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Democracy Now! Friday, June 29, 2007


Published June 29, 2007


Headlines

* Supreme Court Limits Affirmative Action in School Integration
* Democratic Presidential Hopefuls Hold Landmark Forum
* Immigration Bill Fails to Advance in Senate
* Admin Rejects Subpoenas on Attorney Firings
* Five U.S. Troops Killed in Iraq
* Bush Sees Israel as Model for Iraq
* More Headlines

In Landmark Ruling, Supreme Court Strikes Down Voluntary Desegregation in Public Schools

The narrow 5-4 ruling rejected using race as a criteria for assigning students for different schools, rejecting integration plans for school districts in Seattle, Washington and Louisville, Kentucky. We speak with NAACP Legal Defense Fund Director Ted Shaw. [includes rush transcript]

"Another World Is Possible, Another U.S. Is Necessary": Thousands of Activists Gather in Atlanta for the First-Ever U.S. Social Forum

Inspired by previous World Social Forums in Brazil, India and Kenya, over 10,000 grassroots activists have gathered in Atlanta this week for the first United States Social Forum. We begin our Atlanta coverage with Alice Lovelace, the national lead staff organizer for the U.S. Social Forum. [includes rush transcript]

South African Poet and Anti-Apartheid Activist Dennis Brutus on Atlanta Social Forum and South Africa's Changing Political Landscape

A veteran of several World Social Forums, the South African poet and anti-apartheid activist Dennis Brutus talks about why hes come to Atlanta and addresses growing upheaval in South Africa where the ruling ANC government is being criticized for continuing apartheids economic legacy. [includes rush transcript]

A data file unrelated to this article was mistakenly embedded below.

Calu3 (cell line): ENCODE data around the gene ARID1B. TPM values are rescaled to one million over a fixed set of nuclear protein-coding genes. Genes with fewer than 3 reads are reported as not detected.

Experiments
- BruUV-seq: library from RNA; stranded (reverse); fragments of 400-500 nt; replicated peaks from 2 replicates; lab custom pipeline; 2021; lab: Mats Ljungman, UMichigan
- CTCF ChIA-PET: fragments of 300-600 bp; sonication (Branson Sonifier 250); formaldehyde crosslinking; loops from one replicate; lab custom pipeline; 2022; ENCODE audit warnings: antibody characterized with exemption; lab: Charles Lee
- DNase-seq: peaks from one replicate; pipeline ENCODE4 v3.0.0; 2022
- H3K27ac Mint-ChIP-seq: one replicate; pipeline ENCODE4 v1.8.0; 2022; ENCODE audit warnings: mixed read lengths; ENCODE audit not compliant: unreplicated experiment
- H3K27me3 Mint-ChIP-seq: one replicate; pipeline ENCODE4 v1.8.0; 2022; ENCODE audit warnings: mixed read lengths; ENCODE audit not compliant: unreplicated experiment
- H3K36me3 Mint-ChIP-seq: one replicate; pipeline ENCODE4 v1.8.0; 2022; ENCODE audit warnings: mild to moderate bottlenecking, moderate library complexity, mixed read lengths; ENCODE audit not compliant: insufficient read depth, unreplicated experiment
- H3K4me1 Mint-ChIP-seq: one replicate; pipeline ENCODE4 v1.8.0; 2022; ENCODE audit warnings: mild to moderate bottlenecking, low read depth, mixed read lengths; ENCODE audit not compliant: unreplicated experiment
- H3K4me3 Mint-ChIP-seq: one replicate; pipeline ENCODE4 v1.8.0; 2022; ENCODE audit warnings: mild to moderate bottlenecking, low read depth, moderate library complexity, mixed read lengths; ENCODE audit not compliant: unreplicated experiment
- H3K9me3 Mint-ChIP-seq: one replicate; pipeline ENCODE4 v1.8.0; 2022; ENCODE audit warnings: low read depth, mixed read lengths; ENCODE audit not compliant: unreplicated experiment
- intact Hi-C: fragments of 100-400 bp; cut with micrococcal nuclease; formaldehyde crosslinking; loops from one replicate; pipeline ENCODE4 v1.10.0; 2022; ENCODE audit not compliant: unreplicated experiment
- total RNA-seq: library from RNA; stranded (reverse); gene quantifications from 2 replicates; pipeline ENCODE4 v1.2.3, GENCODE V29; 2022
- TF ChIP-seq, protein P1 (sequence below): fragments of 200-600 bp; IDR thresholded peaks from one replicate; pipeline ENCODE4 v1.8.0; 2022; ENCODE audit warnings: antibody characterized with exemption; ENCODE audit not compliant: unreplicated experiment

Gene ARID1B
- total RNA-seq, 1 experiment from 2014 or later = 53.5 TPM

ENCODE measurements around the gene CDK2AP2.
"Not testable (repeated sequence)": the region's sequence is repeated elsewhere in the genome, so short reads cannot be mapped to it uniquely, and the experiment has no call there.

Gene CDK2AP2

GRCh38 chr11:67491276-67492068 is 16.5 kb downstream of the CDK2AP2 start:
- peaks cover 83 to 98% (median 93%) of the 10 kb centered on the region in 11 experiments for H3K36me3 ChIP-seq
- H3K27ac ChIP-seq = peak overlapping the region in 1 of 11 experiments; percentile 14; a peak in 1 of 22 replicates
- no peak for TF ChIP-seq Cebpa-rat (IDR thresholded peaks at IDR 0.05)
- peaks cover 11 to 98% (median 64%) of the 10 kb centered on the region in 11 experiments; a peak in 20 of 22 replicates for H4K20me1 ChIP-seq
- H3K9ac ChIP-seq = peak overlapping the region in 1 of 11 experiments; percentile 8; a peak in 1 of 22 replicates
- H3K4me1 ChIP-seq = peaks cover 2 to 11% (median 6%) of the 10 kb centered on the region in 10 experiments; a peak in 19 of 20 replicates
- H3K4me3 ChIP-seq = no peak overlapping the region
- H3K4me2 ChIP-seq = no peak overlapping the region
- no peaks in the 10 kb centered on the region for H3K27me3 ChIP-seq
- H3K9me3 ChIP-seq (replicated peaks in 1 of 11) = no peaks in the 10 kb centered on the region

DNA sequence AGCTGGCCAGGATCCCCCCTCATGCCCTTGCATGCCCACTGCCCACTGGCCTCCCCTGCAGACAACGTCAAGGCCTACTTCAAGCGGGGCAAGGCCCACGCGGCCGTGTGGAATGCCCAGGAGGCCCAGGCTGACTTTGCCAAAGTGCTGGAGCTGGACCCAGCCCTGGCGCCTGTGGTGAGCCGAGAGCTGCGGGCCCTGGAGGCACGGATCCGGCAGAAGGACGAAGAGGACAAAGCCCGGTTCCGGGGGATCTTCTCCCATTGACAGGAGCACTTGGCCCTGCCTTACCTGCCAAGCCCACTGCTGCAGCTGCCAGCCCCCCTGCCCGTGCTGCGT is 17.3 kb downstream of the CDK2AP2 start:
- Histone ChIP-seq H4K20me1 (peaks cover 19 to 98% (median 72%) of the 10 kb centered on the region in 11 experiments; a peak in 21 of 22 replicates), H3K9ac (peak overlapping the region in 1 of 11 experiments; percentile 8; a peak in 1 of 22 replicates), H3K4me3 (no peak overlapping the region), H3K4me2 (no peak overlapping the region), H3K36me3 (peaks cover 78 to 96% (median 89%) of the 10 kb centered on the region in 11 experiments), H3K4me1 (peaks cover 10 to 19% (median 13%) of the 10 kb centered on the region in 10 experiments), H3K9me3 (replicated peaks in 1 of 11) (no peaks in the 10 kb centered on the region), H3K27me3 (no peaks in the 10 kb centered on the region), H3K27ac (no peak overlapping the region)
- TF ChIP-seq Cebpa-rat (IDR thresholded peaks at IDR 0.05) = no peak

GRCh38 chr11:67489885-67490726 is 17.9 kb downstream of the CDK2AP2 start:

Senate Votes Down White House-Backed Immigration Bill

Immigrant rights has also been a central theme of the U.S. Social Forum, and many immigrant rights activists in Atlanta have been closely monitoring proposals on Capitol Hill to overhaul the nations immigration laws. On Thursday, the Senates immigration bill collapsed after supporters failed to get enough votes to end debate. We get reaction from Catherine Tactaquin, Director of the National Network for Immigrant and Refugee Rights. [includes rush transcript]

Nearly Two Years After Katrina, Gulf Coast Residents Fighting Environmental Neglect, Privatization

Twenty-two months after Hurricane Katrina devastated the Gulf region of Louisiana, Mississippi and Alabama, residents are still fighting to save their communities. We speak with Monique Harden, co-director of the New Orleans-based Advocates for Environmental Human Rights, and organizer of a caravan of Katrina activists to the U.S. Social Forum this week. [includes rush transcript]


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